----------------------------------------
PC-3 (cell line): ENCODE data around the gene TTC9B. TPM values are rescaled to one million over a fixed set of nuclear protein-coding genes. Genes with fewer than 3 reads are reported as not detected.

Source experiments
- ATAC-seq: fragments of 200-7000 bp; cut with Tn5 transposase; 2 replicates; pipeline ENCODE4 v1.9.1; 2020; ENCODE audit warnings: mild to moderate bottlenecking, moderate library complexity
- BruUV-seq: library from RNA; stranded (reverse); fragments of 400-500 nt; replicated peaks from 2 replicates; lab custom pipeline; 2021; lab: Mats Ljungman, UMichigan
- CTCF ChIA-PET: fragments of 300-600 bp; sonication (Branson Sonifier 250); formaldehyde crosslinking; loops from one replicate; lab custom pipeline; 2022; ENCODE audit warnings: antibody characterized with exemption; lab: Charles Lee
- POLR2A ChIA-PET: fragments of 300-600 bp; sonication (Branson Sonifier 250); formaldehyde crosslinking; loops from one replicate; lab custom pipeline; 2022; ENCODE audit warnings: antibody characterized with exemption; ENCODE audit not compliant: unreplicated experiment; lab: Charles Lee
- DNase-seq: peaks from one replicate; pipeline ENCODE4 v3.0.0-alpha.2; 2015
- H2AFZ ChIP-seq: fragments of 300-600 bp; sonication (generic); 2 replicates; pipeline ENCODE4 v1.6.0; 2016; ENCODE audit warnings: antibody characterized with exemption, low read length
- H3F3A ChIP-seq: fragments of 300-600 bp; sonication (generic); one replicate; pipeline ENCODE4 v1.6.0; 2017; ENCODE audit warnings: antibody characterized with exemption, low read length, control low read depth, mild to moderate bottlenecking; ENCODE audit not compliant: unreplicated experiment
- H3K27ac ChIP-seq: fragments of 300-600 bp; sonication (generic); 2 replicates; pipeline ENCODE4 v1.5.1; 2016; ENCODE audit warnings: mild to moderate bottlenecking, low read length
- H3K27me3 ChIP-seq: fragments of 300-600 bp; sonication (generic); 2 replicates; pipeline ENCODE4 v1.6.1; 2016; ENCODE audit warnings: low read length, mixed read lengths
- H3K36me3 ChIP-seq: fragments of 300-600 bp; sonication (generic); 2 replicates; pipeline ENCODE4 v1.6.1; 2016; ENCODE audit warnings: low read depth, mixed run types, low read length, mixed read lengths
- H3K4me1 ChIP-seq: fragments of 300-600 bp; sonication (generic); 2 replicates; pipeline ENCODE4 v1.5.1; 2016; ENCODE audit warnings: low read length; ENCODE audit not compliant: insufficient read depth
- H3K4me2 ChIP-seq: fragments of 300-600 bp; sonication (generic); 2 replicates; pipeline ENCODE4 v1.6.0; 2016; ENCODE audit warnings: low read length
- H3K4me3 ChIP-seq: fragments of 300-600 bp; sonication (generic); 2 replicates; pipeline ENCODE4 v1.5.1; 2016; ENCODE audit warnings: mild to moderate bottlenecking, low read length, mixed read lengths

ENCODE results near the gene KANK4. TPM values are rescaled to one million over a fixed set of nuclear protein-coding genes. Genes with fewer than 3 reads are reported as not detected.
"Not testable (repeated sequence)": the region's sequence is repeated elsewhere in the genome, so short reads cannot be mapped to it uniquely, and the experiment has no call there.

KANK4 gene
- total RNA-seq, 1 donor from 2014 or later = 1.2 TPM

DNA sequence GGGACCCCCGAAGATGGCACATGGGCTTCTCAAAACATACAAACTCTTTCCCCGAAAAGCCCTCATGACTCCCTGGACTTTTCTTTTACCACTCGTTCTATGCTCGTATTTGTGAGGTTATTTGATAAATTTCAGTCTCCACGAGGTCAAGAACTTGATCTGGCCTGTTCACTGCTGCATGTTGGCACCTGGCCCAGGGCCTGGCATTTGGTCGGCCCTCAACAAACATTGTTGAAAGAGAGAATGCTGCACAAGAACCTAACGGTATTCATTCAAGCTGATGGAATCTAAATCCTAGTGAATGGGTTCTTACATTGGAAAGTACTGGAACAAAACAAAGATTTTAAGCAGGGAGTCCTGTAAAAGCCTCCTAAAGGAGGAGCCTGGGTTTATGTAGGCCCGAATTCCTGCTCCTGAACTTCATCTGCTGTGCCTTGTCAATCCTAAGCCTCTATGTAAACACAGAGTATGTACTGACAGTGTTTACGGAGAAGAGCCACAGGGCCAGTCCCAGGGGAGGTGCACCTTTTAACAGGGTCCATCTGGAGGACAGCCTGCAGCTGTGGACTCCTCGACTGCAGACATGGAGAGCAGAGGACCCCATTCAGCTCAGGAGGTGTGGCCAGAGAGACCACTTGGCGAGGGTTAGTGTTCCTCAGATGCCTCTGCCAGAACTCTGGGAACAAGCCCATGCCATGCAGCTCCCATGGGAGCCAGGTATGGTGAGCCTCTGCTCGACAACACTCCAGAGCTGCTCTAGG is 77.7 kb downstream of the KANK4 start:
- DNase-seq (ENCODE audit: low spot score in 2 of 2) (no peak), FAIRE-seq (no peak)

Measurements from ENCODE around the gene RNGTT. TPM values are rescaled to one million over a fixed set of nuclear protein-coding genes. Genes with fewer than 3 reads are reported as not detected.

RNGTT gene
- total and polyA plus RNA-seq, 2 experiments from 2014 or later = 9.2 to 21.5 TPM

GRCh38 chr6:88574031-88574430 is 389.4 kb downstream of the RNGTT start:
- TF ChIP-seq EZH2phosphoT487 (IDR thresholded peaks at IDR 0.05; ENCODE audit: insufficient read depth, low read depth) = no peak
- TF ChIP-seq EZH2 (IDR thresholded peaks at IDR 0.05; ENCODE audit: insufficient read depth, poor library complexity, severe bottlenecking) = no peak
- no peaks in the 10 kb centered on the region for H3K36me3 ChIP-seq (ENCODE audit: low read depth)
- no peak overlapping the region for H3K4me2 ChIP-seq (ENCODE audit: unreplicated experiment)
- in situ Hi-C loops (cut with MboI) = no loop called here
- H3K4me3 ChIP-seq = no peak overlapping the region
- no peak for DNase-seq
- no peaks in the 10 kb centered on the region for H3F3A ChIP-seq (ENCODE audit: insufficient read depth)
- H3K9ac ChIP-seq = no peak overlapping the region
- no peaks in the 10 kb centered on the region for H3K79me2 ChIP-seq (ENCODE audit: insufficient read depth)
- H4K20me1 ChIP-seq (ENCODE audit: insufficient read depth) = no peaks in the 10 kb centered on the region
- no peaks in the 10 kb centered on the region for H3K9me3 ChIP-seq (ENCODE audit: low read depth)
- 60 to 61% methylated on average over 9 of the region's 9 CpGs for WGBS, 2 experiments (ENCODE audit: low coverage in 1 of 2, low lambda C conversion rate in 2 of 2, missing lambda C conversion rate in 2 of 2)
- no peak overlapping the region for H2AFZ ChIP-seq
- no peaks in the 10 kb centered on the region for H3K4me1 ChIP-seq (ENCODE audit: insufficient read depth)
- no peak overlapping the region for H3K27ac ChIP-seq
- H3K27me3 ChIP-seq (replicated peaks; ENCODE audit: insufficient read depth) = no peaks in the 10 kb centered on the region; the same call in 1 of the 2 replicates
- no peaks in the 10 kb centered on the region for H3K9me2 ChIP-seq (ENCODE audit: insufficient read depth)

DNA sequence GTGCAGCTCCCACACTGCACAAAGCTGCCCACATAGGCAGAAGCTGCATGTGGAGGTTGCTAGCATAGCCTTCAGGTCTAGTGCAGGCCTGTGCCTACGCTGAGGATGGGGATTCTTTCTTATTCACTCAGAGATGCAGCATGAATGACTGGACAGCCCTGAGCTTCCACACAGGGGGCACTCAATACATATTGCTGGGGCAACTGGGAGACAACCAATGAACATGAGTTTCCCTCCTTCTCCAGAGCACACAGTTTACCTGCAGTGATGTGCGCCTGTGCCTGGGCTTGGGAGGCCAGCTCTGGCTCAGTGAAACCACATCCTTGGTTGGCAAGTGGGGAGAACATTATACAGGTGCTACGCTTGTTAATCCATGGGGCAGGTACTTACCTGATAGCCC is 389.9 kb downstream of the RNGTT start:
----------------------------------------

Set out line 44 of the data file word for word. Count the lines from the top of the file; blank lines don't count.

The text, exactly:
DNA sequence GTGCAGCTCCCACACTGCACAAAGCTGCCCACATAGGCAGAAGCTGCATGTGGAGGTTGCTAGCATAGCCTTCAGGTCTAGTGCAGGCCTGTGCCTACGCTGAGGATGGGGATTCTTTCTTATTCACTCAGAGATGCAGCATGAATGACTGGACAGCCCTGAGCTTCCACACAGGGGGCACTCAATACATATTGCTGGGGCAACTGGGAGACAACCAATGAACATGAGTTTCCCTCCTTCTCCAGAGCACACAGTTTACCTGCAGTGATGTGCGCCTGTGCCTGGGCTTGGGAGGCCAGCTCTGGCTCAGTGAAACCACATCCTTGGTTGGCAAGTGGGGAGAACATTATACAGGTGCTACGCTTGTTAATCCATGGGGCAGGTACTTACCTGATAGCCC is 389.9 kb downstream of the RNGTT start: